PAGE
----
And it happens all the time. I've never encountered that level of hostility for the mere excersize of my rights. Though the president of the property management company has now said it was all a big misunderstanding, that's not at all the impression I got from correspondence with both the company and the HOA board. My personal feeling from the way I was treated was that they knew that what they were doing was completely illegal, but they have a certain order that they like to keep, and they'd prefer it if people are not aware of their rights and don't assert them. (I'm actually being charitable here).

But I don't want to pick on this particular association. Like I said, this happens all the time throughout the city and the state. "No signs" rules are common, and so is the practice of associations/property management companies telling residents who challenge the rules that the law somehow doesn't apply to them, or that their own rules supercede the law, or some other nonsense like that.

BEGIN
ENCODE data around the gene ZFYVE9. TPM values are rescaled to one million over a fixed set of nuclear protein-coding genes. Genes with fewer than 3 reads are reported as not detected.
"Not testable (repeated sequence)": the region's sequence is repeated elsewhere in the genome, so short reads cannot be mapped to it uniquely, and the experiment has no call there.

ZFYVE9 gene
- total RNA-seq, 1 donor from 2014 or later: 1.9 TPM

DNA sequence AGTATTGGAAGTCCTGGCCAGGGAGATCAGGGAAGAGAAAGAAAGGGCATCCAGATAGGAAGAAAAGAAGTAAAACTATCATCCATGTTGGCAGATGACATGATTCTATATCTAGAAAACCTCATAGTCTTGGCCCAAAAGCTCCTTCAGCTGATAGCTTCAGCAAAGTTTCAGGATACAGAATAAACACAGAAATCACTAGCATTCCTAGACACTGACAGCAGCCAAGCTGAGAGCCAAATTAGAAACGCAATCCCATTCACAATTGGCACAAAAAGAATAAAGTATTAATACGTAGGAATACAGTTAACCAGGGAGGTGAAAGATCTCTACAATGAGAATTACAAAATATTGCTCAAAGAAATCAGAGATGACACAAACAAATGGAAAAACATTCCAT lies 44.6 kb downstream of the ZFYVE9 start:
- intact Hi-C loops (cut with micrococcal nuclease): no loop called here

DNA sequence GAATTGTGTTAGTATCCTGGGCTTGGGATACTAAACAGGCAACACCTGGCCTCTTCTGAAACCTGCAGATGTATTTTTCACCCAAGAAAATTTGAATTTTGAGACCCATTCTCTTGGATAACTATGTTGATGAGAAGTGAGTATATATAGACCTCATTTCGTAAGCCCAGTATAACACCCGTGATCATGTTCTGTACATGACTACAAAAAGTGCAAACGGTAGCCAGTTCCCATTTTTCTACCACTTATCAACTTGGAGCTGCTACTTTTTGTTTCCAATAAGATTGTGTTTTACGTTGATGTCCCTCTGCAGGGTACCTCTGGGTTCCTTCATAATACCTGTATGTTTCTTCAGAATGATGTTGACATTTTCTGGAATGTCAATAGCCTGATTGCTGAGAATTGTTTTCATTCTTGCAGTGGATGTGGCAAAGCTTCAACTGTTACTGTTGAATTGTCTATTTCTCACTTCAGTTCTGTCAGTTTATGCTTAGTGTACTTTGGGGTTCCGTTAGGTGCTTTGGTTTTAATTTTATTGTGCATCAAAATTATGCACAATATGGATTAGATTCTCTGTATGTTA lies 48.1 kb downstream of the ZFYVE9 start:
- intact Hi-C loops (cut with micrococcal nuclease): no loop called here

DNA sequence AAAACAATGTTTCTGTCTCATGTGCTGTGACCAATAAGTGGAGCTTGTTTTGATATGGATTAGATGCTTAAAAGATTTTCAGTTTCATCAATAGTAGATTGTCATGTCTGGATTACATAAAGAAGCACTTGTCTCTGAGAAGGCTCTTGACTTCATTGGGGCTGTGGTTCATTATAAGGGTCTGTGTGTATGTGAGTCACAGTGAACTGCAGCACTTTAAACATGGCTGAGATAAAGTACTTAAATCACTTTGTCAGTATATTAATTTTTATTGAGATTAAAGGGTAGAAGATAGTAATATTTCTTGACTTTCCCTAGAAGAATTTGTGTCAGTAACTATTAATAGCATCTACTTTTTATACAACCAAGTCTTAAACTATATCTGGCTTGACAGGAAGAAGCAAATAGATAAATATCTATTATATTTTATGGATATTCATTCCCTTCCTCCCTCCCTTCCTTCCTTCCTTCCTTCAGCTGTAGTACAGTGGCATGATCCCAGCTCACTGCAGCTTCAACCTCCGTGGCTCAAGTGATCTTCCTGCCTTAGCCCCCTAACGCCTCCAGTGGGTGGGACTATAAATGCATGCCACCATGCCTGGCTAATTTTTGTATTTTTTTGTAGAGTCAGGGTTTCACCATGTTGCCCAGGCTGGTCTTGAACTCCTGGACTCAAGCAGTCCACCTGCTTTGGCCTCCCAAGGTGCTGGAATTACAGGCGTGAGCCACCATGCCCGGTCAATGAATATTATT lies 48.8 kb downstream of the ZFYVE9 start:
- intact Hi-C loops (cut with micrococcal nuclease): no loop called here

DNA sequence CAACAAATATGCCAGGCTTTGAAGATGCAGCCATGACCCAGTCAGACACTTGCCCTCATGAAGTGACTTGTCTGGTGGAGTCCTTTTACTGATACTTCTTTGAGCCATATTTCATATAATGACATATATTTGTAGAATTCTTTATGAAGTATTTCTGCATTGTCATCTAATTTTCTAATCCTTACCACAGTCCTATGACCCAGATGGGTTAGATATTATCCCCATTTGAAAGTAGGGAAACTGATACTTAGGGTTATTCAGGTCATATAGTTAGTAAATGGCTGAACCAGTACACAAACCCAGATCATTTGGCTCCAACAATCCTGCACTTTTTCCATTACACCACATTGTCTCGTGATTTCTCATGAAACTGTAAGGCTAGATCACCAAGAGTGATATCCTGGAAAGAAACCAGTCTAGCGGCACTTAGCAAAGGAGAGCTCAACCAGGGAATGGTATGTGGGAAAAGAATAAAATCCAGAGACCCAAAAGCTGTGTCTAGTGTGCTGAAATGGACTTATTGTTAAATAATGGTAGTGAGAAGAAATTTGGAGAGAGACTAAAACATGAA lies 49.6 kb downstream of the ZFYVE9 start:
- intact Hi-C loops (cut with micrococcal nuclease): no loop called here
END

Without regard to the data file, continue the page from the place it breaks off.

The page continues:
And frankly that situation is crap. We passed a law protecting free speech in this state. The law is crystal clear, and it needs to be enforced. I don't want money from this. I want residents to see this throughout the state, and use the information to tell condo associations that they have no right to silence their free speech rights. I hope that I started a spark of change to that culture that can't be extinguished.

Posted by Greg Kamin on Oct. 30, 2010 @ 11:28 pm

Greg,

If you rent a condo then you are not protected by rent control.

So maybe you can techncially win a case to put a dumb poster up in your window, although quite why you'd want to piss off the person who provides you with a home escapes me.

But you'll no doubt get a 60 day notice before the end of your lease.

Way to go, asshat.

Posted by TomF on Nov. 01, 2010 @ 8:24 pm

My landlord has no problem with the signs (not that it should matter). The association's no sign policy was infringing on the rights of owners and tenants alike.

Posted by Greg Kamin on Nov. 01, 2010 @ 10:29 pm